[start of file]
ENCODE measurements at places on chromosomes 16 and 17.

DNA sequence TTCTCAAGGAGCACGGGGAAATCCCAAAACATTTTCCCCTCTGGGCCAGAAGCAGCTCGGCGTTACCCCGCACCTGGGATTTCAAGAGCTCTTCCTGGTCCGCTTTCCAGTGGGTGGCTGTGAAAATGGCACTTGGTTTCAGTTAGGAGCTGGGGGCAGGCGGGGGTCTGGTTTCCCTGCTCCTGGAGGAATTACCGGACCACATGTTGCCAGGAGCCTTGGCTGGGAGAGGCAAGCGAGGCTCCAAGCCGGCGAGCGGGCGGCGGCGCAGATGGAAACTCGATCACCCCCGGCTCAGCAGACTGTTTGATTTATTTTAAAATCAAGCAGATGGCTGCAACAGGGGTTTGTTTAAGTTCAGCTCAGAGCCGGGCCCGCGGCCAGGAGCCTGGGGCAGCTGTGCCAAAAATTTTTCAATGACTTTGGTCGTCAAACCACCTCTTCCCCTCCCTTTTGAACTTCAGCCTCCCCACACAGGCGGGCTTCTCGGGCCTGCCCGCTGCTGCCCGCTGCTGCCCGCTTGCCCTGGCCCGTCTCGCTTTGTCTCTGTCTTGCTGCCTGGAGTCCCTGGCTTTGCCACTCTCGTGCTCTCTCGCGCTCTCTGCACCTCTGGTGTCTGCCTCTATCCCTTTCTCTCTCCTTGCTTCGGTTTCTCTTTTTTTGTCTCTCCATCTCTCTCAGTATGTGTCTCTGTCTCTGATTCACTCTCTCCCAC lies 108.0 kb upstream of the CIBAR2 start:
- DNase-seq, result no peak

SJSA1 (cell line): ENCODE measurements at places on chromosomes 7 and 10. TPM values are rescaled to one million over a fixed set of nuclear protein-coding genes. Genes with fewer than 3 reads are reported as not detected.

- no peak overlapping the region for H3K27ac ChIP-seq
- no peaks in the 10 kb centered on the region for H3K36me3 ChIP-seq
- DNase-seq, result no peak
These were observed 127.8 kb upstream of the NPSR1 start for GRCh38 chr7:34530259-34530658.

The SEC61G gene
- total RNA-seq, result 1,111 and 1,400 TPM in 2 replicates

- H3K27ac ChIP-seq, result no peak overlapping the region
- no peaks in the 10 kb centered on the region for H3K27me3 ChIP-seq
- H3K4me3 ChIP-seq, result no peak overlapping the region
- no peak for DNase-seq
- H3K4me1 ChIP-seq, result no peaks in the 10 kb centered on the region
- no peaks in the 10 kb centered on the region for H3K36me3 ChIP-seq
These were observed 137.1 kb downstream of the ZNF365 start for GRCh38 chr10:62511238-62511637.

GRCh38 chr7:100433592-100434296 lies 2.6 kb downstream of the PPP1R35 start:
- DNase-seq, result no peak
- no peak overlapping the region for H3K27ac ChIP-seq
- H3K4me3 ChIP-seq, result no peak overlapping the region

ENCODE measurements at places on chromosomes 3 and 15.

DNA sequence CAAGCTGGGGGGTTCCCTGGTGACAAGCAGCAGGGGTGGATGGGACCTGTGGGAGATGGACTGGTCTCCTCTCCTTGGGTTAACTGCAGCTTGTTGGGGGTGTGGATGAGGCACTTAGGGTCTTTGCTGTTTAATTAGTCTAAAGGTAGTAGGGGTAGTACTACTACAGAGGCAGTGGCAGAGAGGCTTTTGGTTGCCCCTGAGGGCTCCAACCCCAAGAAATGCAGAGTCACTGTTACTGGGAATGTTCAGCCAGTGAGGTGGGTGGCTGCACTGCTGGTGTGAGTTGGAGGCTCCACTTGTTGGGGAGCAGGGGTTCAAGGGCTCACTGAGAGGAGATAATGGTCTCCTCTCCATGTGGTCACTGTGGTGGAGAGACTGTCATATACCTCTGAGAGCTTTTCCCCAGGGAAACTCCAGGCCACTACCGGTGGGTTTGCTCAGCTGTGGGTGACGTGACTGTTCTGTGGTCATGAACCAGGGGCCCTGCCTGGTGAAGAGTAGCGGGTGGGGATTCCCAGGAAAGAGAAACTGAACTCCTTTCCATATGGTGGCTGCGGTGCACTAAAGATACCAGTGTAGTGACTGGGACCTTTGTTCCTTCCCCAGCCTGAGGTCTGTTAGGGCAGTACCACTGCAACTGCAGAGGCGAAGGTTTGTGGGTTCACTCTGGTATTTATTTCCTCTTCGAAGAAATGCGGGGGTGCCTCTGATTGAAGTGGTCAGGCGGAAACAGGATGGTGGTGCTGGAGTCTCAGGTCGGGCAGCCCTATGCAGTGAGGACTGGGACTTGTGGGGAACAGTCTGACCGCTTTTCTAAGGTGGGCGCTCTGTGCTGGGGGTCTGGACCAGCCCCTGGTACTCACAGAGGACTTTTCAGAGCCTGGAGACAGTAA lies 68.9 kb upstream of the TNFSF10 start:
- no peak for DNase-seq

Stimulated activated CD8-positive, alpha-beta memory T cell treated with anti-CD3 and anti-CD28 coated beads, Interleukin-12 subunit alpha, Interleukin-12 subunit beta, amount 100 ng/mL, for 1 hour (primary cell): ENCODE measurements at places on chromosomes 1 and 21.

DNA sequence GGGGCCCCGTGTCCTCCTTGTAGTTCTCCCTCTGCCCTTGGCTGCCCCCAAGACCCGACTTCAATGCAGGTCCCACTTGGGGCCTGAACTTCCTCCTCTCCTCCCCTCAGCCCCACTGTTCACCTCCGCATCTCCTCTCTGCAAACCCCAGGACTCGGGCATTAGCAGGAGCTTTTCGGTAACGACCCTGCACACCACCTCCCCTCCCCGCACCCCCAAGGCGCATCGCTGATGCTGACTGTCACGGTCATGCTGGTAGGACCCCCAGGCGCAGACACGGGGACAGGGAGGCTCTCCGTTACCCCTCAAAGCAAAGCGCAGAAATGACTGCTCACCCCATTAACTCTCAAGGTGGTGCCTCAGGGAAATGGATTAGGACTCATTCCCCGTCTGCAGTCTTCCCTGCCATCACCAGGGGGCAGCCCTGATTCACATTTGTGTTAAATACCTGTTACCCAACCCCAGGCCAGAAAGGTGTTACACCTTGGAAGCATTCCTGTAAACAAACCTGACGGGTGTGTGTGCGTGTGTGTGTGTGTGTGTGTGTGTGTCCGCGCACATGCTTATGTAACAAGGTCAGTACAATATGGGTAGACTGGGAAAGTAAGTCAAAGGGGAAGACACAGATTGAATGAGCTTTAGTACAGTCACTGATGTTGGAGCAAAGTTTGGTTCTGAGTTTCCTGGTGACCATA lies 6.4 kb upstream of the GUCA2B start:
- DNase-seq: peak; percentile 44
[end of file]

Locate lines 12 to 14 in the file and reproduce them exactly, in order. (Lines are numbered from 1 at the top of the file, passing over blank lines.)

- no peaks in the 10 kb centered on the region for H3K27me3 ChIP-seq
- H3K4me3 ChIP-seq, result no peak overlapping the region
- no peak for DNase-seq